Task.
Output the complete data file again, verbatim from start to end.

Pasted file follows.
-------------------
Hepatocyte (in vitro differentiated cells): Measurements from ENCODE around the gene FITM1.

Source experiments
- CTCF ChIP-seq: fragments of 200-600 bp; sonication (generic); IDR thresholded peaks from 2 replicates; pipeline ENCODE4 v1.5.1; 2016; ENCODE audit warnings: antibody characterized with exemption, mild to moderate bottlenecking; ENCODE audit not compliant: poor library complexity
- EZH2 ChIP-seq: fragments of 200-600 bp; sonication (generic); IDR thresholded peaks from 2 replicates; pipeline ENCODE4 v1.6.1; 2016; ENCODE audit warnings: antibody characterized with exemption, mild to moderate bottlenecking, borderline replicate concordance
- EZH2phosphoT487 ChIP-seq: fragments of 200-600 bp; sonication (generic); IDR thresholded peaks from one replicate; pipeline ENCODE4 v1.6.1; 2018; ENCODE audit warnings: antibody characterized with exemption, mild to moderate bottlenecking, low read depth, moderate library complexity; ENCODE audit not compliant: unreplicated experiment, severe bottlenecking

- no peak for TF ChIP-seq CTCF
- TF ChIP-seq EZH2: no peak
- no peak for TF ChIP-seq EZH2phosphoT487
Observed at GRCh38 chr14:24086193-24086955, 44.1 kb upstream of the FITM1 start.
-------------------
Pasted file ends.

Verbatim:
Hepatocyte (in vitro differentiated cells): Measurements from ENCODE around the gene FITM1.

Source experiments
- CTCF ChIP-seq: fragments of 200-600 bp; sonication (generic); IDR thresholded peaks from 2 replicates; pipeline ENCODE4 v1.5.1; 2016; ENCODE audit warnings: antibody characterized with exemption, mild to moderate bottlenecking; ENCODE audit not compliant: poor library complexity
- EZH2 ChIP-seq: fragments of 200-600 bp; sonication (generic); IDR thresholded peaks from 2 replicates; pipeline ENCODE4 v1.6.1; 2016; ENCODE audit warnings: antibody characterized with exemption, mild to moderate bottlenecking, borderline replicate concordance
- EZH2phosphoT487 ChIP-seq: fragments of 200-600 bp; sonication (generic); IDR thresholded peaks from one replicate; pipeline ENCODE4 v1.6.1; 2018; ENCODE audit warnings: antibody characterized with exemption, mild to moderate bottlenecking, low read depth, moderate library complexity; ENCODE audit not compliant: unreplicated experiment, severe bottlenecking

- no peak for TF ChIP-seq CTCF
- TF ChIP-seq EZH2: no peak
- no peak for TF ChIP-seq EZH2phosphoT487
Observed at GRCh38 chr14:24086193-24086955, 44.1 kb upstream of the FITM1 start.